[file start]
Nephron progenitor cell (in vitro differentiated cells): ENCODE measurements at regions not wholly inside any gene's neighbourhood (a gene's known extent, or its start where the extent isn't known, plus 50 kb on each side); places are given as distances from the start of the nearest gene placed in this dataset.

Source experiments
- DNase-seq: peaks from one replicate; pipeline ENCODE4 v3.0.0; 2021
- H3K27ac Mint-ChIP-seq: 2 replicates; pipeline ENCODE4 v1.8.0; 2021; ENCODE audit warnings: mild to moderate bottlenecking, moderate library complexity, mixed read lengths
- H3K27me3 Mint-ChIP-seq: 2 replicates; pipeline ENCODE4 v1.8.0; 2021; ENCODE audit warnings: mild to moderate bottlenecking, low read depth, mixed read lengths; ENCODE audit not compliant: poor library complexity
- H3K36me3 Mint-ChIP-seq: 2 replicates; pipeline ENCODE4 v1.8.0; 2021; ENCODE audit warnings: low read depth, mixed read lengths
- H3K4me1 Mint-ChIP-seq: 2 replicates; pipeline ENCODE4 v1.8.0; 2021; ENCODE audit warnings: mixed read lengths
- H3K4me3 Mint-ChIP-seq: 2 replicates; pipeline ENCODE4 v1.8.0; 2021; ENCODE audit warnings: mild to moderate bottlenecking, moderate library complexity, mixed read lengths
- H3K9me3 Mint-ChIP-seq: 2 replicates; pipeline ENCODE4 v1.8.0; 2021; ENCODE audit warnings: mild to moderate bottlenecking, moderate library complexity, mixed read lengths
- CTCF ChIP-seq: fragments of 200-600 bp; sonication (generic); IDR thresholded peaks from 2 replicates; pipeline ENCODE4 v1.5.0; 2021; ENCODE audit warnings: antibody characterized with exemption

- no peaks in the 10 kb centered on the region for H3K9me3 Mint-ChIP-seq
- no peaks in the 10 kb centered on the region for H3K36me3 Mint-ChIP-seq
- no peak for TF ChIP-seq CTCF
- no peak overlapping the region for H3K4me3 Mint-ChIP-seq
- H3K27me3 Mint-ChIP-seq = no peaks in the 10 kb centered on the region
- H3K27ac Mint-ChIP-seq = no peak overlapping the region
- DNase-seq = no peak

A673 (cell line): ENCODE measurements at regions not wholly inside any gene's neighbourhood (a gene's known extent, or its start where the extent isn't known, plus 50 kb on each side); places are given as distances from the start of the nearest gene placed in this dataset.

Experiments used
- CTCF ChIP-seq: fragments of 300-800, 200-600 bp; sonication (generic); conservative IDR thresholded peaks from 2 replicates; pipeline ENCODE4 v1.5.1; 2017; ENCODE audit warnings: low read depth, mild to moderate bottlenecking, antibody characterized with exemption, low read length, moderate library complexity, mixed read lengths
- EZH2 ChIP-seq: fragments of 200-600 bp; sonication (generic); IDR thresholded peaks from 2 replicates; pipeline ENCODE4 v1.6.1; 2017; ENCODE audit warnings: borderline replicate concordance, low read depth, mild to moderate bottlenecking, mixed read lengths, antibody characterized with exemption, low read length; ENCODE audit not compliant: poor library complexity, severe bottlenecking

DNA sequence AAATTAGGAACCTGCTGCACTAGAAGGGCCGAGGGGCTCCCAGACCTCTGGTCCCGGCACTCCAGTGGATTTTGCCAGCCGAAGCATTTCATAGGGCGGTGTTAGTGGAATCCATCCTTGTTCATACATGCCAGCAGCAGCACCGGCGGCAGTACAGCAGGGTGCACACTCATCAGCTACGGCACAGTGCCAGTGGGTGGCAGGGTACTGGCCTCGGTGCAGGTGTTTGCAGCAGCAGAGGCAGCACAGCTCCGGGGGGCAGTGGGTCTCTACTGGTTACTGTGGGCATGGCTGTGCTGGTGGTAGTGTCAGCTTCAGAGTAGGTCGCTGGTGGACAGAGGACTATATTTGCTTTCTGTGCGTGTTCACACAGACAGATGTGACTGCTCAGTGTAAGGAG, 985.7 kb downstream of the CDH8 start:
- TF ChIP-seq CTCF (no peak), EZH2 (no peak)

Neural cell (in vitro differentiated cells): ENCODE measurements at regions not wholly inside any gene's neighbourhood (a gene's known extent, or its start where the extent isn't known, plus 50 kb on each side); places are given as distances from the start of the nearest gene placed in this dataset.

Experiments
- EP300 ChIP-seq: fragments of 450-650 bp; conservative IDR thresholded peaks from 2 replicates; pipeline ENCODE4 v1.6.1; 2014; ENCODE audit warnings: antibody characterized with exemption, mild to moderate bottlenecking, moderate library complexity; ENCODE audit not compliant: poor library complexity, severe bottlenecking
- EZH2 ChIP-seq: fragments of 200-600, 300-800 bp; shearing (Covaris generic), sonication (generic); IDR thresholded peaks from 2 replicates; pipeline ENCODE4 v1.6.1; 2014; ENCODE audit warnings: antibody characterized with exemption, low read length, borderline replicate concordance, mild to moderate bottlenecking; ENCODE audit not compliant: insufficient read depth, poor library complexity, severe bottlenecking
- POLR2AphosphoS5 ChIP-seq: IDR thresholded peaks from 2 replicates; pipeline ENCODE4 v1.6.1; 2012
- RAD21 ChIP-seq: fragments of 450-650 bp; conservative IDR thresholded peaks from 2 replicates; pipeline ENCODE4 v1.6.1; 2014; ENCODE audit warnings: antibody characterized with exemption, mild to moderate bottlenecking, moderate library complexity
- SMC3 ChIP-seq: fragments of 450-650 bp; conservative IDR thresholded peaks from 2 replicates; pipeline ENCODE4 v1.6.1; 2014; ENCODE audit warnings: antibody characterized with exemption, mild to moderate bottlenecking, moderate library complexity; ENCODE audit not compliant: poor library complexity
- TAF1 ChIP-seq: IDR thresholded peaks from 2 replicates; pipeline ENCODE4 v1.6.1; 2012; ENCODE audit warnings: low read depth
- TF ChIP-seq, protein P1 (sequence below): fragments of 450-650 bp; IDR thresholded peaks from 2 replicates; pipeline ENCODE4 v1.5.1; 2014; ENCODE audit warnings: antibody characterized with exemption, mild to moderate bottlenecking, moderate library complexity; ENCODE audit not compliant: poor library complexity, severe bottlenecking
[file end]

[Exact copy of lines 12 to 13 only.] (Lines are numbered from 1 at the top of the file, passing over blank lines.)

- no peaks in the 10 kb centered on the region for H3K36me3 Mint-ChIP-seq
- no peak for TF ChIP-seq CTCF